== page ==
The Autistic Brain
While the science behind the cause of ASD remains a top unsolved priority, brain imaging research has aimed to at least understand what is going on in the brains of ASD individuals.
Early functional magnetic resonance imaging (fMRI) studies found that the functional connectivity between brain regions in ASD participants was weaker compared to that of developmentally healthy participants, leading to the theory of “under-connectivity”. However, recent fMRI studies have found that there can also be an excess of connectivity throughout certain regions of the autistic brain. Although these findings may appear contradictory at first, when taken together, they suggest that abnormal brain connectivity is a primary symptom of ASD. Furthermore, abnormal brain connectivity may to some degree mirror the various behavioral profiles of autism in that symptoms can occur bidirectionally (deficient in some areas and excessive in others). It may be abnormal brain connectivity, rather than abnormal brain chemistry, that is the primary determinant behind ASD brain states and symptom presentation.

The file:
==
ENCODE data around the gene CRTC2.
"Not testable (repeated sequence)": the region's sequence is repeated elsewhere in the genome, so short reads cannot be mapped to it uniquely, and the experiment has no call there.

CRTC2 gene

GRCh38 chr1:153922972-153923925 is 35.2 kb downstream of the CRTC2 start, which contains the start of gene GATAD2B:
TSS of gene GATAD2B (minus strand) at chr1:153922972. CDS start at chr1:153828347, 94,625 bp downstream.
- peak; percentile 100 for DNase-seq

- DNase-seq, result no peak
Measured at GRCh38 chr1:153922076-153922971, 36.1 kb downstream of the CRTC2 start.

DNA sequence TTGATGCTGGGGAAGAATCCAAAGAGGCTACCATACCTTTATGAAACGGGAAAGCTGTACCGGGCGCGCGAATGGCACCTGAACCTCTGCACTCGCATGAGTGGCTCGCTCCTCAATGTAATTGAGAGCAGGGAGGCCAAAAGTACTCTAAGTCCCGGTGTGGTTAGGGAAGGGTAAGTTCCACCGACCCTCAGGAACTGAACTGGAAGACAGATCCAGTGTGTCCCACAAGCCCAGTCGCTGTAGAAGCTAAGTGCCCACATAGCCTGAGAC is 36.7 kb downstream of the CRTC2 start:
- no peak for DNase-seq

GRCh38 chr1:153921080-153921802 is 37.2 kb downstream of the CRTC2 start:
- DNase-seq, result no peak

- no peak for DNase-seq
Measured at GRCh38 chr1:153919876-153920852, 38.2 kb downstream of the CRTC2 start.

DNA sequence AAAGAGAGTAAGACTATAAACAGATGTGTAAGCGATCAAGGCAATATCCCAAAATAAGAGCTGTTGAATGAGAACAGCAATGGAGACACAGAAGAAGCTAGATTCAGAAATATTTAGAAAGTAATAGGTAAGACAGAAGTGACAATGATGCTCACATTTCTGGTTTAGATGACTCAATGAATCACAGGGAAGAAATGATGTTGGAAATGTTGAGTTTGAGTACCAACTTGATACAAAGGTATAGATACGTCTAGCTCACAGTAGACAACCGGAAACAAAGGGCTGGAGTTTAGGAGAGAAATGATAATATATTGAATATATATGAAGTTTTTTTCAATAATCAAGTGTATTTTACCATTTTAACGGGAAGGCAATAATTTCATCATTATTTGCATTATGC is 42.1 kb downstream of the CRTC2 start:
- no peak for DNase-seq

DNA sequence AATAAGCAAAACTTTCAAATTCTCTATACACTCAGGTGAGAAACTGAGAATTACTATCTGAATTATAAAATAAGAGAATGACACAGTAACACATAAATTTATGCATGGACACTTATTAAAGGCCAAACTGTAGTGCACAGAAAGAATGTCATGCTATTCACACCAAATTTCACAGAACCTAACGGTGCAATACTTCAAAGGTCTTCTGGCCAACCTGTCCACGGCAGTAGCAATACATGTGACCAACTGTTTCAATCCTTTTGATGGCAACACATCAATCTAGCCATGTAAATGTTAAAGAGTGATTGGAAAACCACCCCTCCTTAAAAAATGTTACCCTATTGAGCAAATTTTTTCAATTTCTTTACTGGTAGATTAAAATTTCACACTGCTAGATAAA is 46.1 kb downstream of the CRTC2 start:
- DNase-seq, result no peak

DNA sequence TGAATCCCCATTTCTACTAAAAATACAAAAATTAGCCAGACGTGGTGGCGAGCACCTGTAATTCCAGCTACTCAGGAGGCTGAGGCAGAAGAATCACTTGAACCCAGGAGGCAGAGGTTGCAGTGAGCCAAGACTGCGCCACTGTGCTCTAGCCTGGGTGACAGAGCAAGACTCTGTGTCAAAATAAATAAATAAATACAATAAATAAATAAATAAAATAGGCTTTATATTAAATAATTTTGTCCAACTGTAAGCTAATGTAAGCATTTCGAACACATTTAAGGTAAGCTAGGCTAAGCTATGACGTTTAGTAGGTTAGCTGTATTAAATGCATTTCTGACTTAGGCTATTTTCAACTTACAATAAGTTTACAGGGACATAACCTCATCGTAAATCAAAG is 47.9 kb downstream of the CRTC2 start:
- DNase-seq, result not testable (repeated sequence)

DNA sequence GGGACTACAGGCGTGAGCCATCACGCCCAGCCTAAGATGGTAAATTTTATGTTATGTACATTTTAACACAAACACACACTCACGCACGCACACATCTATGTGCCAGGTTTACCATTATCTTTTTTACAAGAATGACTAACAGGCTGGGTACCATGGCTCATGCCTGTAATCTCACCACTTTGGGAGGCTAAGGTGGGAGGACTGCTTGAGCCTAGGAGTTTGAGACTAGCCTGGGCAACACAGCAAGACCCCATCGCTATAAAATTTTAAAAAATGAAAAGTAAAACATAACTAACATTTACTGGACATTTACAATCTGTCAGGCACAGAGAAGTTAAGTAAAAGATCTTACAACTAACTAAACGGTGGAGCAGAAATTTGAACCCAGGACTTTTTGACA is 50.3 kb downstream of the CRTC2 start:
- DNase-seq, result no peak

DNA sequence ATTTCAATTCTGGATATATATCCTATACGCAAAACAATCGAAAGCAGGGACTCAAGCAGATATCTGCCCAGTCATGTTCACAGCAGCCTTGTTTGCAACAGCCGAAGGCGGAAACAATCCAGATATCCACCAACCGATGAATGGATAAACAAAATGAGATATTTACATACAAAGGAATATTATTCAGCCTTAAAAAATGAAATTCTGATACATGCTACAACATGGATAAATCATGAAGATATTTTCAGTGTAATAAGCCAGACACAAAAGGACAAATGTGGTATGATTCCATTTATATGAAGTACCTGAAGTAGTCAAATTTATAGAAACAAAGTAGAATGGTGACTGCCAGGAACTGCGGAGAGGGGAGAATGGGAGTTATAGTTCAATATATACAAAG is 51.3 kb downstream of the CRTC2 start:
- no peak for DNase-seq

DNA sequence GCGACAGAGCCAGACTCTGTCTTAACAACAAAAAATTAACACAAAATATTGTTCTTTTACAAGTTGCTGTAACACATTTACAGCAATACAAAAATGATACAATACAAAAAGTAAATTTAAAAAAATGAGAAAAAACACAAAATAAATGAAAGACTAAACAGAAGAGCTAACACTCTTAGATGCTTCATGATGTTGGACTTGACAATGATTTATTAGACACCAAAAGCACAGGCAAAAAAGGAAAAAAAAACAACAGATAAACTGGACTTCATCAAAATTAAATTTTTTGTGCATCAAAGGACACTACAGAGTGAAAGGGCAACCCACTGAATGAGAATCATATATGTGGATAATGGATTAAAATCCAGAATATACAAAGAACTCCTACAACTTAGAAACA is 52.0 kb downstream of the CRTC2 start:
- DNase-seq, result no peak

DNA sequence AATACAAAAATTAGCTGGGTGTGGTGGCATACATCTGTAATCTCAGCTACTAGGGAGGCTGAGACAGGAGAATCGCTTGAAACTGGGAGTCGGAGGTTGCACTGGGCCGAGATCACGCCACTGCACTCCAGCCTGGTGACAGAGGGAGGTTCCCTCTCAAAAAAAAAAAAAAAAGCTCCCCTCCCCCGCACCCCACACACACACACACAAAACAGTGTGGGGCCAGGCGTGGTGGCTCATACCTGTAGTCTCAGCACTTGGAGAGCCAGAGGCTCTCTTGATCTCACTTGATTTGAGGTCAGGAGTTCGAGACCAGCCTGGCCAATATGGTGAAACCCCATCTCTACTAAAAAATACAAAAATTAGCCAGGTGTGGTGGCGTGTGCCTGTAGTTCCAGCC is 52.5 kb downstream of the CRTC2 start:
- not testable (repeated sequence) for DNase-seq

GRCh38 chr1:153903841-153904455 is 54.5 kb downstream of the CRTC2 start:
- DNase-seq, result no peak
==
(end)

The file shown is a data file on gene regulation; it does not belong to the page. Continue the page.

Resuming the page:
From a treatment perspective, this also implies that brain chemistry may not be the ideal target for therapy when it comes to ASD, but rather, these functional communication highways between brain regions and cortical networks; how they connect and how they communicate with each other in a given brain state. Modern neurotherapies such as infraslow fluctuation (ISF) neurofeedback address these discrepancies among electrical activity, connectivity (coherence) and processing speed (phase). As it’s evolved over the years, ISF has become one of the leading treatment options for autism in children and adults.
Brain Therapy Neurofeedback for Autism
Neurotherapy, or neurofeedback (NFB), is a brain-based type of biofeedback where an individual learns to retrain his or her own brainwave activity. It is non-invasive, painless and can even be done while watching your favorite movie or tv-show. Brainwave activity is read using an EEG machine (electroencephalogram) and fed back to the patient in real-time through the use of audio tones. While the patient’s attention may sway from the tones to their movie, the brain remains highly attentive to this information, constantly taking in the feedback and adjusting its level of activity accordingly. Overtime, ISF neurofeedback trains the brain to better regulate, manage, and optimize its functionality and organization.